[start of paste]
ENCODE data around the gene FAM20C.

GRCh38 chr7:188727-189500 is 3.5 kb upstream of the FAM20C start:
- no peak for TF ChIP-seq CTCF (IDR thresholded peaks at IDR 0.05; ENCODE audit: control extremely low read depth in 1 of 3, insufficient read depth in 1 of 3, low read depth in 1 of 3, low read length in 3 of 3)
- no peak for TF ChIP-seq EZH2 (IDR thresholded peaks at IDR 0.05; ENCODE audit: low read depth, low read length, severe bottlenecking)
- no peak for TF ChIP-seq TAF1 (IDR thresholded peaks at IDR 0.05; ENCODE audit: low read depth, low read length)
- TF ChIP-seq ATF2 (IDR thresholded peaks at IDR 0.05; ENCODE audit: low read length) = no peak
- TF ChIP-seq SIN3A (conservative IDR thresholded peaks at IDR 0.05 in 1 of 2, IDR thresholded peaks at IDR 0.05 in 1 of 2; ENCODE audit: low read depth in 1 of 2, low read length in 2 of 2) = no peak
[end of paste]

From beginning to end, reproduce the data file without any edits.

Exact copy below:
ENCODE data around the gene FAM20C.

GRCh38 chr7:188727-189500 is 3.5 kb upstream of the FAM20C start:
- no peak for TF ChIP-seq CTCF (IDR thresholded peaks at IDR 0.05; ENCODE audit: control extremely low read depth in 1 of 3, insufficient read depth in 1 of 3, low read depth in 1 of 3, low read length in 3 of 3)
- no peak for TF ChIP-seq EZH2 (IDR thresholded peaks at IDR 0.05; ENCODE audit: low read depth, low read length, severe bottlenecking)
- no peak for TF ChIP-seq TAF1 (IDR thresholded peaks at IDR 0.05; ENCODE audit: low read depth, low read length)
- TF ChIP-seq ATF2 (IDR thresholded peaks at IDR 0.05; ENCODE audit: low read length) = no peak
- TF ChIP-seq SIN3A (conservative IDR thresholded peaks at IDR 0.05 in 1 of 2, IDR thresholded peaks at IDR 0.05 in 1 of 2; ENCODE audit: low read depth in 1 of 2, low read length in 2 of 2) = no peak